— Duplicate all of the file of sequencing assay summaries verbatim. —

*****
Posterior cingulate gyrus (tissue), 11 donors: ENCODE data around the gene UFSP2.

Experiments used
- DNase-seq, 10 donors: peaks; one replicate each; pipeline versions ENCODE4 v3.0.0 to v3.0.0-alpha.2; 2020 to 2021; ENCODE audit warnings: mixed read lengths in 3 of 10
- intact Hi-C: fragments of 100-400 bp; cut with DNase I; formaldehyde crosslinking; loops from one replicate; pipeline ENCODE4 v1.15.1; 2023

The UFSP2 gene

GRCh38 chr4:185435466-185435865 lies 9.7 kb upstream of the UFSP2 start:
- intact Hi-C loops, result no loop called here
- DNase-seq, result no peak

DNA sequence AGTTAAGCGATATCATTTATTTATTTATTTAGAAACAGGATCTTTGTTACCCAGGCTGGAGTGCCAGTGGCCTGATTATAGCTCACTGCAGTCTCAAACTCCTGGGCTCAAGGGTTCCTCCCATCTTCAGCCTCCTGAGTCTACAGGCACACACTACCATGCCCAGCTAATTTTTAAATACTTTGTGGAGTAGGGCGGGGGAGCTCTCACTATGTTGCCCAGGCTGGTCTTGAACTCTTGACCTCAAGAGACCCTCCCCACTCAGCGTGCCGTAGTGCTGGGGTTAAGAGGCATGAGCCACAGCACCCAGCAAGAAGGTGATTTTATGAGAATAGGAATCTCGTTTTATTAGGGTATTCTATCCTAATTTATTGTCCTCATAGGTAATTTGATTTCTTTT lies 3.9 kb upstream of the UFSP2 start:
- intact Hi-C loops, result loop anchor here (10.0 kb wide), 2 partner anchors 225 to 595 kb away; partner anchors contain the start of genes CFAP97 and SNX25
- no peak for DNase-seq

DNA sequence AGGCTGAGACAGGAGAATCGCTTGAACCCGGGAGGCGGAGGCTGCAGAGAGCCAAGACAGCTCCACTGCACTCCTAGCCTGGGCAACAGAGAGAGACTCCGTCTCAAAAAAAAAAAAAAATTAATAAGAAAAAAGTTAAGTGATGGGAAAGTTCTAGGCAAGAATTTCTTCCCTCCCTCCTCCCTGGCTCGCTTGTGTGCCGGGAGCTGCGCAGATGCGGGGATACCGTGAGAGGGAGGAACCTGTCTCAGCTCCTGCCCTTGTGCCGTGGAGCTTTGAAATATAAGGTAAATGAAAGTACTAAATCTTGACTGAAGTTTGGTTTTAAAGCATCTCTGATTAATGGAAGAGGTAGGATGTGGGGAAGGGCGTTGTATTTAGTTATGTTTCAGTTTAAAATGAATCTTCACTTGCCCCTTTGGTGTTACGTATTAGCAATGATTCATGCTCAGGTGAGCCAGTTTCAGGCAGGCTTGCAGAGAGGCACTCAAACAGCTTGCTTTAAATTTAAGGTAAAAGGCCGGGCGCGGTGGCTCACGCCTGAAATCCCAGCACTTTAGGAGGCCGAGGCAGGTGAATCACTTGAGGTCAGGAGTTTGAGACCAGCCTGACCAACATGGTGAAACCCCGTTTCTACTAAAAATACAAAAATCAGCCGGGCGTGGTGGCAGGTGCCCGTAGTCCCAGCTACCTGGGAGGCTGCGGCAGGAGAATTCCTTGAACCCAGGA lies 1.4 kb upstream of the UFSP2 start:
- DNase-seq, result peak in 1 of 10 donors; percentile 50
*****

Posterior cingulate gyrus (tissue), 11 donors: ENCODE data around the gene UFSP2.

Experiments used
- DNase-seq, 10 donors: peaks; one replicate each; pipeline versions ENCODE4 v3.0.0 to v3.0.0-alpha.2; 2020 to 2021; ENCODE audit warnings: mixed read lengths in 3 of 10
- intact Hi-C: fragments of 100-400 bp; cut with DNase I; formaldehyde crosslinking; loops from one replicate; pipeline ENCODE4 v1.15.1; 2023

The UFSP2 gene

GRCh38 chr4:185435466-185435865 lies 9.7 kb upstream of the UFSP2 start:
- intact Hi-C loops, result no loop called here
- DNase-seq, result no peak

DNA sequence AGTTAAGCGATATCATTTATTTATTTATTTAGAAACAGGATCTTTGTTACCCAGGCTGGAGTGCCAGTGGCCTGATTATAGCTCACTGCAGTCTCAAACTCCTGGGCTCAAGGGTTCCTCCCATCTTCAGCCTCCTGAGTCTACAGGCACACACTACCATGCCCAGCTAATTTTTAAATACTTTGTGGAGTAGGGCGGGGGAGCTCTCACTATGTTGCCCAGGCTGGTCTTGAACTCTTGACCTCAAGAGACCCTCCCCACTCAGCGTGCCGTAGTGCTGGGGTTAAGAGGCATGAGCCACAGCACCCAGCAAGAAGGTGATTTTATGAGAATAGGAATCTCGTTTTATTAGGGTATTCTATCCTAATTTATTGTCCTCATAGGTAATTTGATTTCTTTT lies 3.9 kb upstream of the UFSP2 start:
- intact Hi-C loops, result loop anchor here (10.0 kb wide), 2 partner anchors 225 to 595 kb away; partner anchors contain the start of genes CFAP97 and SNX25
- no peak for DNase-seq

DNA sequence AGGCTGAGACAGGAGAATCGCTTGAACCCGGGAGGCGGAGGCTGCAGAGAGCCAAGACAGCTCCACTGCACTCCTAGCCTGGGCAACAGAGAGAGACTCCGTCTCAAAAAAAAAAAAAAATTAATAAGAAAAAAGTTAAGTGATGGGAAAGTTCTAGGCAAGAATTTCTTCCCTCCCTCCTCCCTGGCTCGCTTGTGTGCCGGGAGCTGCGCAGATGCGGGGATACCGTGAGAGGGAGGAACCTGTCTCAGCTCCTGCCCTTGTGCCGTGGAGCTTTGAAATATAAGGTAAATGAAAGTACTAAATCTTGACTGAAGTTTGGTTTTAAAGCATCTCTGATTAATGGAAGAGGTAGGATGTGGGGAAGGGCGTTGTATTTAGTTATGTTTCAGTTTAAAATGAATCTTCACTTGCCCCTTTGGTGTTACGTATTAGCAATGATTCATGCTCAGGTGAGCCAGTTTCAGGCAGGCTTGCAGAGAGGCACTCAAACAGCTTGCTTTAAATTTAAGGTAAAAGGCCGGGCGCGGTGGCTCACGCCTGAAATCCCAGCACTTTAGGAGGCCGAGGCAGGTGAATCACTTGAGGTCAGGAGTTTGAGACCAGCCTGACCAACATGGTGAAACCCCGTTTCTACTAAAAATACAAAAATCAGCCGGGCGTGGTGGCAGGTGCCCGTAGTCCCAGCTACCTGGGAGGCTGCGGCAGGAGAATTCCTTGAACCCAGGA lies 1.4 kb upstream of the UFSP2 start:
- DNase-seq, result peak in 1 of 10 donors; percentile 50